The Grundtvigs Church (1913-1940) in Copenhagen, was designed by Peder Vilhelm Jensen-Klint and built by six master bricklayers and their assistants in the period of twenty-seven years, and the Cattedrale di Santa Maria Assunta (1290-1591) in Orvieto, was planned and executed by many master masons and craftsmen in the period of three hundred years. How do you choose the buildings you want to shoot for your series Photography and beyond and what kind of effect do you try to reach through the comparison of several architectural styles & periods?

The choice of the buildings is quite eclectic and personal. I do not film what is de rigueur or what represents some kind of textbook knowledge on architecture. Just like “film history” “architecture history” does not exist, but has to be evoked and renewed again and again. As a cameraman I like complicated spaces, and in the series Photography and beyond I only film what I like. Two Basilicas is a confrontation and comparison of two church buildings, which could hardly be more different, but also a dialogue between various concepts of church and community. The cathedral in Orvieto is a community achievement of great craftsmanship and the church in Copenhagen is a strictly constructed dogma. Horizontal meets vertical, North meets South, mysticism meets joie de vivre, Protestantism meets Catholicism, clarity meets complexity. When it comes to a matter of the ideology of holy sites and the reflection and contemplation made possible inside them: it is the tension between the beauty of craftsmanship and the political intentions involved. I do not care for effects.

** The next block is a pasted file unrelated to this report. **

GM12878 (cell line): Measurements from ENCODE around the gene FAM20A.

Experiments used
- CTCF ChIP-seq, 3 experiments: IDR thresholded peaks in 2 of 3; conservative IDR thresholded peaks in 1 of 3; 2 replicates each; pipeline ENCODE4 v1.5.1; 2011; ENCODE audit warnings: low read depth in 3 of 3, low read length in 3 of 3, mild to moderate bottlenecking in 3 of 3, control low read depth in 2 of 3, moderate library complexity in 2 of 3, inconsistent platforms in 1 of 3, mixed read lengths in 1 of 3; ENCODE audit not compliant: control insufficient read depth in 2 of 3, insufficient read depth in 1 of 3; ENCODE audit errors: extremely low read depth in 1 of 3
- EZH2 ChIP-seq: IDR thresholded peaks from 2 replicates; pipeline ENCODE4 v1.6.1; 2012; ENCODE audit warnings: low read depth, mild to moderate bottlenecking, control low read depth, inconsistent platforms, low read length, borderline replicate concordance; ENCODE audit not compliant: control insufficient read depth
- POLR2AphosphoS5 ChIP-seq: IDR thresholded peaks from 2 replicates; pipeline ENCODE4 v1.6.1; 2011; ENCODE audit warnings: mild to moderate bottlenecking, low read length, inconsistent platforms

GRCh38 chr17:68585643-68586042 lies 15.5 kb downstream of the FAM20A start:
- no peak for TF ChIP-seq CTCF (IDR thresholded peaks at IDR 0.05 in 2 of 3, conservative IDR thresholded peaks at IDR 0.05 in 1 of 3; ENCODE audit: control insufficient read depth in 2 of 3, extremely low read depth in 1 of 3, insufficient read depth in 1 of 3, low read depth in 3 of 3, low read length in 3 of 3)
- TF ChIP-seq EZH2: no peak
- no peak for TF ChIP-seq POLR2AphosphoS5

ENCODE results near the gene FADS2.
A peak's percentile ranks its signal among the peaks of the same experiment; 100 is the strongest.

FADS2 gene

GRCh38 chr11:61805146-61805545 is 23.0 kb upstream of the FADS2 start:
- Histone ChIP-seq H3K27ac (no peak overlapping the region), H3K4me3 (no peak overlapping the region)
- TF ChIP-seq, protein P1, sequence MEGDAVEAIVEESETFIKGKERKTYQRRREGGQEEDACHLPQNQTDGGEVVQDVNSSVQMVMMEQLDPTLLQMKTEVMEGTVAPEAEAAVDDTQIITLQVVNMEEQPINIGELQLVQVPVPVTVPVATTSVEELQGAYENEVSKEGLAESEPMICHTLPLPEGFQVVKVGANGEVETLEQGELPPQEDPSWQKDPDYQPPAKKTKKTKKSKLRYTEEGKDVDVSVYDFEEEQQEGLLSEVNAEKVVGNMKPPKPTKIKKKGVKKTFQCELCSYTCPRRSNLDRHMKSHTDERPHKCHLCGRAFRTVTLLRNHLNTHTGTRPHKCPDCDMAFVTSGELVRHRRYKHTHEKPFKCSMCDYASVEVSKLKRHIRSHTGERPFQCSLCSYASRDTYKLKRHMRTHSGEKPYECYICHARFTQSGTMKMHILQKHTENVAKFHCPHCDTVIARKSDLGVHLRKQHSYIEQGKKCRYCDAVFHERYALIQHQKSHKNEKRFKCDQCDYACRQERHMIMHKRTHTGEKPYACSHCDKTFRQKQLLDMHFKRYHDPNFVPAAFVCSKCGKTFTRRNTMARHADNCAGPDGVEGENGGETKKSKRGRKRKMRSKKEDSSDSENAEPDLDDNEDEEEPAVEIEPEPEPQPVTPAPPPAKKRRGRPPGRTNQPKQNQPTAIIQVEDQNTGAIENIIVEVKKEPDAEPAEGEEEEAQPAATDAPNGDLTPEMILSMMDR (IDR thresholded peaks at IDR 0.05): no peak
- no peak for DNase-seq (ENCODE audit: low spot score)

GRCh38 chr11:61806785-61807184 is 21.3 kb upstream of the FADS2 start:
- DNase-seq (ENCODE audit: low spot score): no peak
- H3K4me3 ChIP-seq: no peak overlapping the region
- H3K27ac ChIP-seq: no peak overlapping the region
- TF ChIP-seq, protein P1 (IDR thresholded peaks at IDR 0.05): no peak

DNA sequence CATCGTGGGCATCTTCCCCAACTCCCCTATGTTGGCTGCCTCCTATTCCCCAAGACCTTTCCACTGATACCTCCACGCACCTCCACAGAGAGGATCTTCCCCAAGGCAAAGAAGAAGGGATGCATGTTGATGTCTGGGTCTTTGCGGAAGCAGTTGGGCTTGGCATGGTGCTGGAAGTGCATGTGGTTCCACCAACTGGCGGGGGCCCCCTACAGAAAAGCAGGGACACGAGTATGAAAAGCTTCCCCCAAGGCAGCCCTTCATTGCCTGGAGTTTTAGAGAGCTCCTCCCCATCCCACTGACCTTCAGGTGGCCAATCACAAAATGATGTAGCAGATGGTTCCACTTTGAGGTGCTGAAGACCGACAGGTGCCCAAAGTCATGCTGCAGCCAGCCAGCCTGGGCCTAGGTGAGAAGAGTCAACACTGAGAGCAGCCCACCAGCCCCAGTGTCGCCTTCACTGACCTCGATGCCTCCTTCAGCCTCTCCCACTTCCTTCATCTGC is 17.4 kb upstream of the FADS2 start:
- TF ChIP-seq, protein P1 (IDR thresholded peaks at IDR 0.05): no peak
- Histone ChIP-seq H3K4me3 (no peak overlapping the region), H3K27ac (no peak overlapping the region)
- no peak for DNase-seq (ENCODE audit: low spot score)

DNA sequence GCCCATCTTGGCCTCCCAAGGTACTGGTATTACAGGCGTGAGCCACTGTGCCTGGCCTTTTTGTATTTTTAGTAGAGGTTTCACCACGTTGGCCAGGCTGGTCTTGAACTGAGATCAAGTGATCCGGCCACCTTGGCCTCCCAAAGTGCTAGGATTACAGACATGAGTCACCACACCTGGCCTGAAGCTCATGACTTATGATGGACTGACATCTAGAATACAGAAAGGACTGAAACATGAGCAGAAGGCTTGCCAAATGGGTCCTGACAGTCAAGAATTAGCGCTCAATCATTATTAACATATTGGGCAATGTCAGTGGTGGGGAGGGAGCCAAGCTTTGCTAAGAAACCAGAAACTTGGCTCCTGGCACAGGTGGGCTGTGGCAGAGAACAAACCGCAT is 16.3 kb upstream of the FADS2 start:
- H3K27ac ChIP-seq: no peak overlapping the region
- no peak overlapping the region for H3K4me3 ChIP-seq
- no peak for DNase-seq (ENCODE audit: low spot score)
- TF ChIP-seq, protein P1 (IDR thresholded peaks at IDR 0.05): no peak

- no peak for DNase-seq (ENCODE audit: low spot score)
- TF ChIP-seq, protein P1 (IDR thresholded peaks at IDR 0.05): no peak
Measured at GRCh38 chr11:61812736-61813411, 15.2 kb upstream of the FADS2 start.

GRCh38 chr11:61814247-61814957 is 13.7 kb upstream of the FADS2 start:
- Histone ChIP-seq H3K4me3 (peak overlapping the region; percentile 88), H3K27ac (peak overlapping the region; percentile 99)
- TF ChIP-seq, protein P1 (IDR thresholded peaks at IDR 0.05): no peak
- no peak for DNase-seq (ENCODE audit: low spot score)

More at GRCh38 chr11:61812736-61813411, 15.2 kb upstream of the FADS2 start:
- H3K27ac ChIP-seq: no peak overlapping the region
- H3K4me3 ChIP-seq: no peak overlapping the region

Your still shots revolve around vast and intriguing architectures, which are captured in a very careful scenography that situates them into the “everyday life”. They try to show them from every perspective as a drawn sketch would, whereas, at the same time, the framing keeps defying normal perception. What type of experience of architecture do your refined compositions suggest?

It is a personal vision that tries to match up to the reality of the buildings. I do not believe in objective gazes like “architecture photography” that stages ideal states of its objects and isolates them, or offers these ridiculous renderings. A well-grounded and composing cinematography is everything. In film I do have the time and space to recreate a real space, with duration and sound, and not an idealized one.

The film is strongly committed to the searching of textures and details within the building’s own characteristics, but also within the image itself – since the very contrasting colour grading helps emphasizing stone’s own roughness. What is your interest in this and has something changed since you switched from silver photography to HD camera?

Basically I am not interested in techniques, but in results. I cared for high-resolution images to represent and recreate spaces and negative spaces between buildings in the cinema space, and do a deep study of materials. So, when the digital cameras surpassed the limits of 35mm film I switched to digital. I am not a celluloid junkie. Perhaps some fetishists are still attracted to it, but I have been through that, from 8 to 35mm. Handling analogue film prints was a pest.

How does sound – not directly recorded with every shot, but sometimes overlapping it – influences your compositions? How does it relate to the feeling of indoor and outdoor?